|Publication number||US4242362 A|
|Application number||US 05/928,386|
|Publication date||Dec 30, 1980|
|Filing date||Jul 27, 1978|
|Priority date||Jul 27, 1978|
|Publication number||05928386, 928386, US 4242362 A, US 4242362A, US-A-4242362, US4242362 A, US4242362A|
|Inventors||Charles O. Grigsby, David R. Grigsby|
|Original Assignee||Grigsby Charles O, Grigsby David R|
|Export Citation||BiBTeX, EndNote, RefMan|
|Patent Citations (5), Referenced by (5), Classifications (14), Legal Events (1)|
|External Links: USPTO, USPTO Assignment, Espacenet|
This invention relates in general to the manufacture of cheese and, in particular, to the manufacture of cheese made by the Emmenthaler process, more commonly known in the United States as Swiss cheese.
Swiss cheese is made by a series of time honored steps which trace their origin back several hundred years to Canton Bern, in the valley of the Emme, Switzerland. This process results in a cheese characterized by a nut-like flavor and cells or eyes formed during the curing process by expanding gases generated by bacterial action within the body of the cheese. According to the usual procedure, the milk used in the manufacture of cheese is first clarified to remove sediment, disperse clusters of fat, and to increase the elasticity of the curd in the cheese, all of which contribute to improved eye formation. After the milk is clarified, it is usually desirable to standardize the milk to a uniform fat content in the range of about 2.8 percent to about 3.5 percent so that the cheese product will contain approximately 45 percent of fat in its dry matter. The milk is then placed in a kettle or vat and warmed to the proper temperature for setting, normally between 85° and 95° F., whereafter the milk is innoculated with a suitable culture of the type necessary to produce the characteristic nutty flavor of Swiss cheese. The cultures may include, for example, Lactobacillus bulgaricus, Streptococcus thermophillus, and Propionibacterium shermanii. Rennet is then added to coagulate the milk and to set it into a curd. "Curd" is a term of art referring to the solids portion and "whey" is a term of art referring to the remaining liquid.
As soon as the curd has attained the desired firmness, usually determined by the eye of an experienced cheese maker, it is cut into small pieces with what is known in the art as a Swiss cheese harp. The pieces of curd are then cooked at a temperature range of about 120° to 130° F. while being continuously stirred in the whey until the desired moisture level, firmness, and density as determined by the cheese maker is achieved.
At this point the curd is separated from the whey by a step known in the art as "dipping". This is accomplished by passing a heavy coarsely woven cloth under the curd in the vat so that the cloth may be formed into a large bag. The curd is removed from the vat and the excess whey is allowed to drain from the curd into the vat. The curd is then "hooped" by placing the cloth containing the curd in a circular hoop having a depth of 6 to 8 inches. The cloth is drawn up around the curd, and the curd is pressed into the hoop to shape it and promote whey drainage. Thereafter, the curd is kept under pressure and turned at intervals overnight so that any holes or air cavities formed in the body of the curd are removed.
The next morning, after the curd has been pressed in the hoop overnight, it is placed in a salt brine solution at a temperature of 50° to 60° F. for two to four days. The brine salts the exterior surface of the curd and works into the body of the curd during the curing operation. Thereafter, the curd is removed from the brine and cured by alternately storing it at cold (approximately 55° F.) and warm (approximately 75° F.) temperatures accompanied by repeated washings and saltings. Eye formation should commence by the time the cheese is about three weeks old. However, the curd is not considered fully cured until optimal eye formation is attained which may require a curing period of from 60 days to 6 months or longer.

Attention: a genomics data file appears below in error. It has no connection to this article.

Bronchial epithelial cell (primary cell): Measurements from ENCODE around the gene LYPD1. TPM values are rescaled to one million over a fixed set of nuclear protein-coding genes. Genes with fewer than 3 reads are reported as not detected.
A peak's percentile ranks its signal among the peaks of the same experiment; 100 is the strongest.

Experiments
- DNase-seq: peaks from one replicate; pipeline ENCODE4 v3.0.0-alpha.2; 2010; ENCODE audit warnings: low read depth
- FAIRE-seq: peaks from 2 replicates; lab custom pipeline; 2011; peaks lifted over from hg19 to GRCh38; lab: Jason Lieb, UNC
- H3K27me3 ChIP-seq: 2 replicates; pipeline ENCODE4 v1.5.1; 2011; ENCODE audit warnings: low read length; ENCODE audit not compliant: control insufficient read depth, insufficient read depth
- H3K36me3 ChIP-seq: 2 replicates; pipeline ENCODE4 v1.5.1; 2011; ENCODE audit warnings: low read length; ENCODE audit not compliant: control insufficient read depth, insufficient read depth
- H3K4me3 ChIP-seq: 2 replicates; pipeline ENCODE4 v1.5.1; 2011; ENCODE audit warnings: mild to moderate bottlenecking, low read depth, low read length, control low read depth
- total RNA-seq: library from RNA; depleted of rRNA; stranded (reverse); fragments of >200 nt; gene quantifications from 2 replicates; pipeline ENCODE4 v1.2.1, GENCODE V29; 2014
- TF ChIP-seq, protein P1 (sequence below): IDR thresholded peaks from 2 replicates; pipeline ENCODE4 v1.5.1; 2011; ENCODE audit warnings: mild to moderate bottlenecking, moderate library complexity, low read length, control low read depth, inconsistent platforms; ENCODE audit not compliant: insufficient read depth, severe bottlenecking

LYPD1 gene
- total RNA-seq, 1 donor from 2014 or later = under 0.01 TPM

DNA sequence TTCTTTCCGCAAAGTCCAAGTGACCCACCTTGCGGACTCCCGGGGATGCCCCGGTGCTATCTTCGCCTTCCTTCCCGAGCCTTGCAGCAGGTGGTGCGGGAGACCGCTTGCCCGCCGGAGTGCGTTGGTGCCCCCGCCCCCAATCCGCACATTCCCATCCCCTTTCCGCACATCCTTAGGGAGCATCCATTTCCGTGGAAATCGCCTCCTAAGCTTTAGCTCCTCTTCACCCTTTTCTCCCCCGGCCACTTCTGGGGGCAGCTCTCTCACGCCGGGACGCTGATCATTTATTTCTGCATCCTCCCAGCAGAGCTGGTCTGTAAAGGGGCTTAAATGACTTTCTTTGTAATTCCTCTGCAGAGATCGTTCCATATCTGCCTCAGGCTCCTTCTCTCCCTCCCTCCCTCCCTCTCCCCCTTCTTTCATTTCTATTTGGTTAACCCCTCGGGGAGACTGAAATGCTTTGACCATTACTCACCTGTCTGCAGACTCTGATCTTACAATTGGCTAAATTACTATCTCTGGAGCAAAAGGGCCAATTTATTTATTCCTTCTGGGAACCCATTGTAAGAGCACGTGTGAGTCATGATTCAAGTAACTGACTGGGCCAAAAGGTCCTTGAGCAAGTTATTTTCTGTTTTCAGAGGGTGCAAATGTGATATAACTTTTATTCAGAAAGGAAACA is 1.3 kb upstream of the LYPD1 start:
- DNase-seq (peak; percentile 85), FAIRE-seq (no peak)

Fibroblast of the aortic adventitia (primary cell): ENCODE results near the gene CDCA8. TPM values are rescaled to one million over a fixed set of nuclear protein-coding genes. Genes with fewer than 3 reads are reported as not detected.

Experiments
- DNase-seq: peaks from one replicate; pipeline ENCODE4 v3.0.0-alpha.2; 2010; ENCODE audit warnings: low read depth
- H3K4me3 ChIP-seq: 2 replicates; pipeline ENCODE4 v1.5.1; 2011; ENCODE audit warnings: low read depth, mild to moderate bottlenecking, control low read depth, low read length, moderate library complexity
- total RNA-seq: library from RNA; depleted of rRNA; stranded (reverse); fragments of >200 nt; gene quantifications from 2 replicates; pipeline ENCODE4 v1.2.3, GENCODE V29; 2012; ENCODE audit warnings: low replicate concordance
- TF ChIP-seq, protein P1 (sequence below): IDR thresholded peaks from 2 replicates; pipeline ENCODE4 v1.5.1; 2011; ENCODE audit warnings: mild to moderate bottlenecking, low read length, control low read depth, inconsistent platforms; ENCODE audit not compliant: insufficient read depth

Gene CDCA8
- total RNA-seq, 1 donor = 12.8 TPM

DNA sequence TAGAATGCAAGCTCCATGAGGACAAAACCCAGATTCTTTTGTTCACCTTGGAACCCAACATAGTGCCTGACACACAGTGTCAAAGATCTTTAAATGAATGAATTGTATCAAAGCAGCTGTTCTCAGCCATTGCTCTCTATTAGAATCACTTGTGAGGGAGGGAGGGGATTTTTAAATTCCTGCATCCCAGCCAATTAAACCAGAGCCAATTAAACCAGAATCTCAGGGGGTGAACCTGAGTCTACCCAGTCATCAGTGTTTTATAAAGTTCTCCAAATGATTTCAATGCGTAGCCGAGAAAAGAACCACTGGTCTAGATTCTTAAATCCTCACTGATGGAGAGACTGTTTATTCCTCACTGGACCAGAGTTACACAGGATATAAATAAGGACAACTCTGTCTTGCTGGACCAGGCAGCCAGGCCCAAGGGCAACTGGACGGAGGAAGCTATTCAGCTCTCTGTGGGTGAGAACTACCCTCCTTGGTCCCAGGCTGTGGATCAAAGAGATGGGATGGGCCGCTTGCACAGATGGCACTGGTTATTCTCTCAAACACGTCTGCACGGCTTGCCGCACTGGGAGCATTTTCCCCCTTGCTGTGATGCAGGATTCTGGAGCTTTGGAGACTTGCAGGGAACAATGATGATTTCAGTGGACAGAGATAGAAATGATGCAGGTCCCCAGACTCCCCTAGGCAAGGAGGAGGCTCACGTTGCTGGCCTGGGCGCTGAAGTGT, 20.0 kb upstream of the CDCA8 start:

It is desirable to produce Swiss cheese having eyes of uniform size and distribution throughout the body of the cheese. One attempt to produce such a Swiss cheese is disclosed in J. B. Stine, U.S. Pat. No. 3,020,163, "MANUFACTURE OF CHEESE". This patent discloses a process wherein the so-called "one-sidedness" or non-uniform eye distribution within the cheese is minimized by a rapid cooling of the curd in the whey from the cooking temperature (120°-135° F.) to a temperature in the range of 90° to 110° F. just prior to removing the curd from the whey. While this process may be successful in improving the uniformity of eye formation, the process still requires that the cheese be cured for a relatively lengthy period which necessitates storage space requirements and results in delays in marketing the final cheese product.
It is, therefore, an object of the present invention to improve the process for the manufacture of Swiss cheese.
Another object of this invention is to manufacture a Swiss cheese having uniform eye size and eye distribution with the eye formation extending from the center to the surface of the cheese mass.
A further object of this invention is to improve the flavor and the texture of the cheese.
Still another object of this invention is to reduce the salt or sodium content required to control the eye formation in the cheese mass.
Another object of this invention is to provide uniform distribution of the salt throughout the cheese mass.
A further object of this invention is to substantially reduce the total manufacturing time for the processing of Swiss cheese.
Still another object of this invention is to substantially reduce the curing time required for the manufacture of Swiss cheese.
Another object of the present invention is to substantially reduce the storage space requirements for curing Swiss cheese.
Still another object of the present invention is to improve the process for the manufacture of Swiss cheese to rapidly bring the cheese product to market.